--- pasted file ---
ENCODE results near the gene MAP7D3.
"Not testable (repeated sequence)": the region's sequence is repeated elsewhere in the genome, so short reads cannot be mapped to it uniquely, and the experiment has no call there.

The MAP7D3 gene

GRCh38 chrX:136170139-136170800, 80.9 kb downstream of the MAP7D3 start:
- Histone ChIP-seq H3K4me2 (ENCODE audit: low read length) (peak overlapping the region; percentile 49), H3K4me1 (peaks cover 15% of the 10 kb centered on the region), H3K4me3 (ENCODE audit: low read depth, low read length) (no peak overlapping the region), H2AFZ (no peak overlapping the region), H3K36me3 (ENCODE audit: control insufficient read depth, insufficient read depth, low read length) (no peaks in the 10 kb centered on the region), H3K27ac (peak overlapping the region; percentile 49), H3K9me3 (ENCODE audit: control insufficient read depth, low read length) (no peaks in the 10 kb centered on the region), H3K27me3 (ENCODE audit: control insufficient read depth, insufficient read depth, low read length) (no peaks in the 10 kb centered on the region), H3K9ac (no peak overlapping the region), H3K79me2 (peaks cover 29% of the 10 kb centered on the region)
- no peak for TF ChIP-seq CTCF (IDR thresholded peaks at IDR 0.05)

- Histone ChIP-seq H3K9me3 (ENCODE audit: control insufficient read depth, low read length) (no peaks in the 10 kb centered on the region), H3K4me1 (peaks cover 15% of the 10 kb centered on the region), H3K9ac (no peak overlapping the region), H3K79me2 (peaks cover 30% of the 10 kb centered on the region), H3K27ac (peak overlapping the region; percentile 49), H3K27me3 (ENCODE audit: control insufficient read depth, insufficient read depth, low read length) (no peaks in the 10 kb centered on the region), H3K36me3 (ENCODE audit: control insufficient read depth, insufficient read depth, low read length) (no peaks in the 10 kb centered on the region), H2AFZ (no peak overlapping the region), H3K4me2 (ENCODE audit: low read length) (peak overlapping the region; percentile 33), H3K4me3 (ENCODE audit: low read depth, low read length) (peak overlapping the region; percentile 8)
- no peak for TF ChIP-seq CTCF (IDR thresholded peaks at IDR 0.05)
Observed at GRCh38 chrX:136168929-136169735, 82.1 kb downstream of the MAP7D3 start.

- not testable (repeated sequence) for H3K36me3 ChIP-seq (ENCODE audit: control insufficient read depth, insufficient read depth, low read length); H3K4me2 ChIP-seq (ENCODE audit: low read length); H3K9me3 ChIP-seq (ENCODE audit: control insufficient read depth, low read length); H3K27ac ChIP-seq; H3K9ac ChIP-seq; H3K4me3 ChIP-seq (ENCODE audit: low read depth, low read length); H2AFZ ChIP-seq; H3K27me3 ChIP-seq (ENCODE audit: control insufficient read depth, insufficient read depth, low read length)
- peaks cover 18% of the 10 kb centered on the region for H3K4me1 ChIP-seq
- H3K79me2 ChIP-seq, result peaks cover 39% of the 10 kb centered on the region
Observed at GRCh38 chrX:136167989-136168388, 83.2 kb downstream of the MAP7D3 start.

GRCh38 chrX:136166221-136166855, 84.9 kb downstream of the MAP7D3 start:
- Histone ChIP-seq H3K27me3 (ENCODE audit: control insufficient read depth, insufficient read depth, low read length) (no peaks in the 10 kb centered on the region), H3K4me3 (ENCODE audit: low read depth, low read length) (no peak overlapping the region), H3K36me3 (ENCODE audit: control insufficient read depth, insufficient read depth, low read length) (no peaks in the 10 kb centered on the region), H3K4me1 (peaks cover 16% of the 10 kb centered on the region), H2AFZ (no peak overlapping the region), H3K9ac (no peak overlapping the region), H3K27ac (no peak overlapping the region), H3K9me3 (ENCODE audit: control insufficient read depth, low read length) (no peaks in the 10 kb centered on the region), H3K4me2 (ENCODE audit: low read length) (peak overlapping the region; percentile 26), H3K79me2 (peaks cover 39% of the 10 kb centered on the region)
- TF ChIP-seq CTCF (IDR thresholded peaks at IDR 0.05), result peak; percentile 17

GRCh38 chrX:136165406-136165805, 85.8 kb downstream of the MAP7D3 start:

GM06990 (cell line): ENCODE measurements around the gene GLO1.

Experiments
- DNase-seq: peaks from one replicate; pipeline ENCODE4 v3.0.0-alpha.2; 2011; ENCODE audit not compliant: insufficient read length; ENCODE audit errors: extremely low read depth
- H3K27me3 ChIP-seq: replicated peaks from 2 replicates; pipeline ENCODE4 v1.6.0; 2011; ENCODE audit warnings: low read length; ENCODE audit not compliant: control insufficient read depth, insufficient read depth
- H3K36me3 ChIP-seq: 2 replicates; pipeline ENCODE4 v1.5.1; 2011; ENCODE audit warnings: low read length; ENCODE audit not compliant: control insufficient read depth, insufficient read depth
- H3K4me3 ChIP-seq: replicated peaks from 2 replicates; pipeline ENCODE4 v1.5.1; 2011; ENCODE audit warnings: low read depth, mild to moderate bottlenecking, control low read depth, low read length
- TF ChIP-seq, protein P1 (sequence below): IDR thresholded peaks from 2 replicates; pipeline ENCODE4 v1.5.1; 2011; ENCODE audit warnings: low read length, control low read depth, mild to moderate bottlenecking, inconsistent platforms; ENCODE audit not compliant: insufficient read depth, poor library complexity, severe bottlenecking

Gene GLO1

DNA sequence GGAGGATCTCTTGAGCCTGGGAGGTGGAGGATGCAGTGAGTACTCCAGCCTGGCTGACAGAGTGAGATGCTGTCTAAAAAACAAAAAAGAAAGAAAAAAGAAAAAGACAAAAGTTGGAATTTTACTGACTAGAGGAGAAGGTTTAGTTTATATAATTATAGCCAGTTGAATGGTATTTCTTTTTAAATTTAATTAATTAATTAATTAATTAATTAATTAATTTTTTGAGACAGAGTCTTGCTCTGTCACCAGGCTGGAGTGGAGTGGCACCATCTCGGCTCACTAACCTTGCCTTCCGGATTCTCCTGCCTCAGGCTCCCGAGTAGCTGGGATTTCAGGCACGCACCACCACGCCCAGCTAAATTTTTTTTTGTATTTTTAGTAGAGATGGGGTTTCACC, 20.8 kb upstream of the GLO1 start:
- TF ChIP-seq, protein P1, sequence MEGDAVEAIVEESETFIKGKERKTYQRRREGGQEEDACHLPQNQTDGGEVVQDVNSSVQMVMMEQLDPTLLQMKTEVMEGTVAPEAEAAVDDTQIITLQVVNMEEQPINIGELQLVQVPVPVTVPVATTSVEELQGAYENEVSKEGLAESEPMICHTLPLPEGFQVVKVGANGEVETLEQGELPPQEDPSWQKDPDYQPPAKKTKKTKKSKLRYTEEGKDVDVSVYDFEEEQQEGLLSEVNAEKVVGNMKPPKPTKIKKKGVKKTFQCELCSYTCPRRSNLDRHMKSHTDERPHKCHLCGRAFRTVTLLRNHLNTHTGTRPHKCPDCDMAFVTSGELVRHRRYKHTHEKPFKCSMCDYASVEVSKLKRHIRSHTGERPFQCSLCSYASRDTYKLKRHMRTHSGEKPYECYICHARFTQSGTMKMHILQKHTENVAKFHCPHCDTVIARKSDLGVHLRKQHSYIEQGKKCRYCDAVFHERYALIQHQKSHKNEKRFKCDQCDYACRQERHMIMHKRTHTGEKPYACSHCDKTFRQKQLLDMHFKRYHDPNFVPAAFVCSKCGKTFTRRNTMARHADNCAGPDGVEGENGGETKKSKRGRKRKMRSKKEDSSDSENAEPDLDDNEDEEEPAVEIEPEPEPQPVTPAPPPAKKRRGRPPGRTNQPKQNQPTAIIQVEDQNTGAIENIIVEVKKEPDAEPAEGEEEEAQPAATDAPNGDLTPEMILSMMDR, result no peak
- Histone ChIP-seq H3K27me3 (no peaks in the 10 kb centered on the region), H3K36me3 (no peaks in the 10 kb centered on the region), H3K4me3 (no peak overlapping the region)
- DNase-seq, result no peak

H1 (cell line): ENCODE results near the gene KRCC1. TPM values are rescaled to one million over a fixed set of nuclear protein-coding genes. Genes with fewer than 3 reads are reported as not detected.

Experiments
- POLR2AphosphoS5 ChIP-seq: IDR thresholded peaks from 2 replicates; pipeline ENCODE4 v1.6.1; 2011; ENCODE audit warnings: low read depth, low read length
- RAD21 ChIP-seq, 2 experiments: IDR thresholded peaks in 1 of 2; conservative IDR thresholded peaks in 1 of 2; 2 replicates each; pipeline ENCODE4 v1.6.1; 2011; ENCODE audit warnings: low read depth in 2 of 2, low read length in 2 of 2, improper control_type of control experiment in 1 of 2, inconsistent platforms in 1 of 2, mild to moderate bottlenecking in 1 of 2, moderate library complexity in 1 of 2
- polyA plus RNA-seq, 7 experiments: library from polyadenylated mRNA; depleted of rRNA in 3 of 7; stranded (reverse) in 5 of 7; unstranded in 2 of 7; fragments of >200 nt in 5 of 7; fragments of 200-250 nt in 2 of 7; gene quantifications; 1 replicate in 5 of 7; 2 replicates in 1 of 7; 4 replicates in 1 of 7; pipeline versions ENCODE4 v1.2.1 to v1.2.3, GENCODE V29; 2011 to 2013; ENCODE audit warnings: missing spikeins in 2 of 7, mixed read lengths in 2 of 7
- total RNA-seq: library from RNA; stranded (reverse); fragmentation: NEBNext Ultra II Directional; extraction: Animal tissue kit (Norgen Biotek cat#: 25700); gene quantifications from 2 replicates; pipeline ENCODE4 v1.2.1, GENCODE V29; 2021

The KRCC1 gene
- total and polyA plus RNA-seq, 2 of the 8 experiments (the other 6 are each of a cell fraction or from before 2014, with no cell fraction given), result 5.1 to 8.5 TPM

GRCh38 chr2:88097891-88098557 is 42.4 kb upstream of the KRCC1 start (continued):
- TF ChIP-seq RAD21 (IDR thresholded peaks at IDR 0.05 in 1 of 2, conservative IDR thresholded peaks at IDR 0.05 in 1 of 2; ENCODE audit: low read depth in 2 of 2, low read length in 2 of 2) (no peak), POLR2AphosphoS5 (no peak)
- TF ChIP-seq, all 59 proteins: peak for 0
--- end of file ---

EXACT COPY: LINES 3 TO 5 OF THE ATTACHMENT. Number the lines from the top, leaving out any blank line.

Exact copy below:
The MAP7D3 gene

GRCh38 chrX:136170139-136170800, 80.9 kb downstream of the MAP7D3 start:
- Histone ChIP-seq H3K4me2 (ENCODE audit: low read length) (peak overlapping the region; percentile 49), H3K4me1 (peaks cover 15% of the 10 kb centered on the region), H3K4me3 (ENCODE audit: low read depth, low read length) (no peak overlapping the region), H2AFZ (no peak overlapping the region), H3K36me3 (ENCODE audit: control insufficient read depth, insufficient read depth, low read length) (no peaks in the 10 kb centered on the region), H3K27ac (peak overlapping the region; percentile 49), H3K9me3 (ENCODE audit: control insufficient read depth, low read length) (no peaks in the 10 kb centered on the region), H3K27me3 (ENCODE audit: control insufficient read depth, insufficient read depth, low read length) (no peaks in the 10 kb centered on the region), H3K9ac (no peak overlapping the region), H3K79me2 (peaks cover 29% of the 10 kb centered on the region)